I live in northern California, where the weather is generally mild and Mediterranean. People in this area worry more about rain–which comes during the winter season, if we aren’t in a drought–and earthquakes. The weather here isn’t generally severe enough to be a health or safety problem. People usually dress for fashion, rather than warmth. And the weather is rarely a problem that would prevent you from safely traveling wherever you want. So when the rest of the country is in the depths of winter, it’s hard for people here to understand what winter–as in, a Midwestern winter, with actual snow and blizzards–can be like.
I’m not a native Californian. Not a lot of people here are, actually, but many of them appear to be from other places that also don’t have severe weather. I grew up mostly in downstate Illinois, and before that I lived in New York (state, not city) and New Hampshire. And whenever the subject of winter comes up in conversation, and I find myself trying to explain what real weather is like, I tell the story of my indoor gloves.
This is a pair of gloves that I’ve owned since I was in college. I think I bought them at some outlet store, and I’ve had them ever since. They’re made of leather and lined with what is probably Thinsulate or similar. These have become the only gloves I now own, for the reasons described above, which means that whenever I’m wearing a coat, the gloves are probably in the pocket. So I pull out these gloves to explain. Here’s a pair of nice leather gloves that I’ve had for years. They’re well made and lined with Thinsulate. Great, warm gloves, right? Okay, here’s the thing: when I lived in Illinois, I wore these gloves indoors.
People usually do a double-take when I tell them that. So then I explain that these gloves are more accurately referred to as my driving gloves, because when you live in a place with four seasons coming at you hard, there’s a lot of things you have to think about in order to safely get from point A to point B, and keeping your hands from freezing when in subzero conditions but still able to manipulate car controls is one of them. I also tell them a bit about what it’s like just getting dressed to go outside, and then having to climb into a car that has its driver’s side door frozen shut, climbing over the gearshift in heavy winter boots, and starting the engine–and the heater–up. Then and only then do you get out of the now-running car and start cleaning it off.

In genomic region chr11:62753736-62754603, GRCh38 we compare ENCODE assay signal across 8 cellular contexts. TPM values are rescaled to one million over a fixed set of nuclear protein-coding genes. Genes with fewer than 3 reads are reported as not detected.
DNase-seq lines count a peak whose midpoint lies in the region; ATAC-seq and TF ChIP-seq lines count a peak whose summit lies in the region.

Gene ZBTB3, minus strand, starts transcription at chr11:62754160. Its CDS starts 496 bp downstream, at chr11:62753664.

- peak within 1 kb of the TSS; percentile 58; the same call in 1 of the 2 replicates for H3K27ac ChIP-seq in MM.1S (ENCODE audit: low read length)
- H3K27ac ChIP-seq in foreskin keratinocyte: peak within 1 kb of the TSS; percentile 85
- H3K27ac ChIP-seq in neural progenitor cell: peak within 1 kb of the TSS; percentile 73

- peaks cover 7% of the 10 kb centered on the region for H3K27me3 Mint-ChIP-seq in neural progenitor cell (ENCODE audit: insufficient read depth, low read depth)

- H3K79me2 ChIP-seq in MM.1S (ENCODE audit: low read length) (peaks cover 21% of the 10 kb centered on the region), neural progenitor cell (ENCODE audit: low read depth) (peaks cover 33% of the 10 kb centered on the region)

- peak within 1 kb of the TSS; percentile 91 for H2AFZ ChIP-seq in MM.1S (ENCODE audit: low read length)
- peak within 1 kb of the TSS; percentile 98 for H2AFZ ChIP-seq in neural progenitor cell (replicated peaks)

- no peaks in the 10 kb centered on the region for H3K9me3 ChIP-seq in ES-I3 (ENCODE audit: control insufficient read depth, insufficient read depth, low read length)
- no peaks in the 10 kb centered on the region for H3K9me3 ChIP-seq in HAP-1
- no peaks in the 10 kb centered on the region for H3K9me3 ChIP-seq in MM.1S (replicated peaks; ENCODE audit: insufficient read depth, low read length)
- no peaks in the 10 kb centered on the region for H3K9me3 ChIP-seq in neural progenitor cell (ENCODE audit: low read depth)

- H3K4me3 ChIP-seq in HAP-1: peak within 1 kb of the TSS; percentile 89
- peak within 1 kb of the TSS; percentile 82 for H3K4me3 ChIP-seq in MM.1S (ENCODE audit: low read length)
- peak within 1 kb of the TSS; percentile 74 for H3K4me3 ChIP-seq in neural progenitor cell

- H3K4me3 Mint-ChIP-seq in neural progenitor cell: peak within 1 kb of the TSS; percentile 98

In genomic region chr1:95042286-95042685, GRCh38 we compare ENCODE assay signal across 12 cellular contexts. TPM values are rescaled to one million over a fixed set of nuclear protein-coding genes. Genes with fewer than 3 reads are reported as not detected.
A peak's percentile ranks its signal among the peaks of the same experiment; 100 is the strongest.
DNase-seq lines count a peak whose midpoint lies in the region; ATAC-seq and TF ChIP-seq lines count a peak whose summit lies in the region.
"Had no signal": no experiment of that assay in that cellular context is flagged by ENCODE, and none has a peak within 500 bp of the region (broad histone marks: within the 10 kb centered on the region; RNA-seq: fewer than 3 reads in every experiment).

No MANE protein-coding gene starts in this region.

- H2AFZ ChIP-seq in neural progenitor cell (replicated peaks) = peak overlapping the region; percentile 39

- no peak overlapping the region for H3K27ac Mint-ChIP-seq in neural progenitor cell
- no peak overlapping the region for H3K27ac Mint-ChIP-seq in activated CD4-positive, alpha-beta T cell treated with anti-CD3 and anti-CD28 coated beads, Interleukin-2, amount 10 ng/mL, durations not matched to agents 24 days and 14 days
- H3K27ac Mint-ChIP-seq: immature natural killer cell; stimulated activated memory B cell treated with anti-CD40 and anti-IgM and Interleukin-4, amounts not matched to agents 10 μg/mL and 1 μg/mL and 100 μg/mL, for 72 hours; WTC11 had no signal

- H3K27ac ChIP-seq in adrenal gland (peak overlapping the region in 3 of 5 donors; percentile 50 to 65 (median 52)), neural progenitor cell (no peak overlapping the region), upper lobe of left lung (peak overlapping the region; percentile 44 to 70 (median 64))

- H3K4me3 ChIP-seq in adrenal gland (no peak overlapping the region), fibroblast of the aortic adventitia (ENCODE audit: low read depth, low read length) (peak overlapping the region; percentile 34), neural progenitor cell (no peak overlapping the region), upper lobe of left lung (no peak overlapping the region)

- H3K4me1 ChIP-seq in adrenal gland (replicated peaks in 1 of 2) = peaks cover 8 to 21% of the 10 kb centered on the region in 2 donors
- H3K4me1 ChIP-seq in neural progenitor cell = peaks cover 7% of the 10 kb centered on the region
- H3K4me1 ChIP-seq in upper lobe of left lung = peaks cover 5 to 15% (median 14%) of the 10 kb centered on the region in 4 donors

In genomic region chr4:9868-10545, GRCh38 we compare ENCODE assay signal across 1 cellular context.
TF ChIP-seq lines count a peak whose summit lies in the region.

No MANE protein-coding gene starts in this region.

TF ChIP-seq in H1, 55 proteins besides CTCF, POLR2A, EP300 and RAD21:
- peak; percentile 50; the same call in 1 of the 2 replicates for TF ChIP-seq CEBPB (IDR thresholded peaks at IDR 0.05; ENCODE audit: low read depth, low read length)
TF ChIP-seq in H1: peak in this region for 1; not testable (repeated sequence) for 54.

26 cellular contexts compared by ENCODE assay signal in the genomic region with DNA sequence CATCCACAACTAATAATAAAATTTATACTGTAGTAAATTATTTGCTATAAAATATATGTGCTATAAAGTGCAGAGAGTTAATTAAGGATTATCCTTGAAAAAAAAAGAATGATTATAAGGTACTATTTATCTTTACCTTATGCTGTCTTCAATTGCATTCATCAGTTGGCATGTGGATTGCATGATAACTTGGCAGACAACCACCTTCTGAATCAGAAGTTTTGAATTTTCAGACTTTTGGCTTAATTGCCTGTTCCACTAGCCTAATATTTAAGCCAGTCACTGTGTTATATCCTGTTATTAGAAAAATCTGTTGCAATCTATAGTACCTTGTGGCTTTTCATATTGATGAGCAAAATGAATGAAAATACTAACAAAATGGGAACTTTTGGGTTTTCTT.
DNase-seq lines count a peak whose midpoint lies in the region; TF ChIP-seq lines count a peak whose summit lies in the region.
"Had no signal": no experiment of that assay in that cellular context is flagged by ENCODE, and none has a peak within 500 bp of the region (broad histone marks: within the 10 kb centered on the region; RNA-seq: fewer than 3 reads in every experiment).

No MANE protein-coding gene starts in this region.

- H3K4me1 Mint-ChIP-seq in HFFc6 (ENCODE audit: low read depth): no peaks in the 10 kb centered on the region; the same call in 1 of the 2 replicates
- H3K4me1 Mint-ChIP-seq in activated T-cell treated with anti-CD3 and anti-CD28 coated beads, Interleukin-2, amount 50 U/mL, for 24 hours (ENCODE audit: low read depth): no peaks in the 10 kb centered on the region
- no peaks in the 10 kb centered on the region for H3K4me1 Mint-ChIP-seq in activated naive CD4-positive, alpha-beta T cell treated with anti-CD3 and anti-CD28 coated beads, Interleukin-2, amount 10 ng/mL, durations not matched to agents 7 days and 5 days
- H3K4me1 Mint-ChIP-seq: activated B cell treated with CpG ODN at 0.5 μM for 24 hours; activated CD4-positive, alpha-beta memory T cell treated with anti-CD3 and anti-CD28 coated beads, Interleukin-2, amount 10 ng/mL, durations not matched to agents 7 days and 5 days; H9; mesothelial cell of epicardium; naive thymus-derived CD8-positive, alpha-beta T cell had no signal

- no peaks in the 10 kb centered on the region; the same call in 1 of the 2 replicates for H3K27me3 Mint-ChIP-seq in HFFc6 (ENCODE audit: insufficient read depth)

This commercial is a pretty good illustration of what it’s like to get going first thing in the morning after a significant snowfall.
For the record, this guy appears to be wildly unprepared to live wherever he does–nobody who’s lived in a northern climate for any length of time would go outside without a hat or their coat open like that in winter conditions, and not having one of these in your car during the winter is…well, never mind. This guy also clearly doesn’t know that you have to get in the car before you do any cleaning, to start the engine and get it warmed up, so the punchline of him cleaning the wrong car is funny but not realistic.
So the point of the indoor gloves story is that the weather in places that aren’t California can be so bad that a pair of gloves that looks perfectly serviceable and warm is actually completely inadequate to keeping your hands warm in actual winter conditions.
So I’ve shoveled, and scraped, and swept, snow, face-planted on frozen driveways, hydroplaned in storm conditions, fishtailed on black ice, run for cover when tornado warnings sounded, and felt my lungs burn when opening the door in Illinois on a July afternoon during an extended 100-degree-plus heat wave. I’ve seen the rust on my car advance from season to season, and wondered for how much longer the car would be structurally sound, i.e., safe to drive. I’ve heard the windowpanes in old apartments rattle in blizzard conditions, and I’ve turned the key on a car during a cold snap only to hear nothing from an otherwise serviceable engine that was temporarily felled by the cold. Compared to that, drought and seasonal flooding and occasional earthquakes aren’t weather, they’re entertainment.